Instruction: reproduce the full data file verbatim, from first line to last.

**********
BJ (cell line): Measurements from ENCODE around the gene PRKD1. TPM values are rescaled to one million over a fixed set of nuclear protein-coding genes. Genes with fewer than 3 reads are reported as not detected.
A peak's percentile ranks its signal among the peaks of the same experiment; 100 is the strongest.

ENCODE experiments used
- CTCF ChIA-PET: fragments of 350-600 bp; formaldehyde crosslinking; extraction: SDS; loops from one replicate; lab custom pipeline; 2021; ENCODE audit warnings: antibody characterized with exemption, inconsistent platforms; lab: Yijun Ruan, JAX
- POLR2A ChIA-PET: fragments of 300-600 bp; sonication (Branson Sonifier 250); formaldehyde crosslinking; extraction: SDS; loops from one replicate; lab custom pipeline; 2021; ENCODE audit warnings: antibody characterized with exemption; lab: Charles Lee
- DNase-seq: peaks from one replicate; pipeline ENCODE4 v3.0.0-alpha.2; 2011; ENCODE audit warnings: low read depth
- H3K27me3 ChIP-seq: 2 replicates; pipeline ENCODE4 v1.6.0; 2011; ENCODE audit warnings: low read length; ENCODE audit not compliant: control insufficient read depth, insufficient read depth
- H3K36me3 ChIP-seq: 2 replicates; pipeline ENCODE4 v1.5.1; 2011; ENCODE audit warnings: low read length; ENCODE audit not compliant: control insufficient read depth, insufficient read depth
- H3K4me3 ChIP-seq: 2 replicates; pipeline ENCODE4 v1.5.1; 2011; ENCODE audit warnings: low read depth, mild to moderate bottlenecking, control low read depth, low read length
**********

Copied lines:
BJ (cell line): Measurements from ENCODE around the gene PRKD1. TPM values are rescaled to one million over a fixed set of nuclear protein-coding genes. Genes with fewer than 3 reads are reported as not detected.
A peak's percentile ranks its signal among the peaks of the same experiment; 100 is the strongest.

ENCODE experiments used
- CTCF ChIA-PET: fragments of 350-600 bp; formaldehyde crosslinking; extraction: SDS; loops from one replicate; lab custom pipeline; 2021; ENCODE audit warnings: antibody characterized with exemption, inconsistent platforms; lab: Yijun Ruan, JAX
- POLR2A ChIA-PET: fragments of 300-600 bp; sonication (Branson Sonifier 250); formaldehyde crosslinking; extraction: SDS; loops from one replicate; lab custom pipeline; 2021; ENCODE audit warnings: antibody characterized with exemption; lab: Charles Lee
- DNase-seq: peaks from one replicate; pipeline ENCODE4 v3.0.0-alpha.2; 2011; ENCODE audit warnings: low read depth
- H3K27me3 ChIP-seq: 2 replicates; pipeline ENCODE4 v1.6.0; 2011; ENCODE audit warnings: low read length; ENCODE audit not compliant: control insufficient read depth, insufficient read depth
- H3K36me3 ChIP-seq: 2 replicates; pipeline ENCODE4 v1.5.1; 2011; ENCODE audit warnings: low read length; ENCODE audit not compliant: control insufficient read depth, insufficient read depth
- H3K4me3 ChIP-seq: 2 replicates; pipeline ENCODE4 v1.5.1; 2011; ENCODE audit warnings: low read depth, mild to moderate bottlenecking, control low read depth, low read length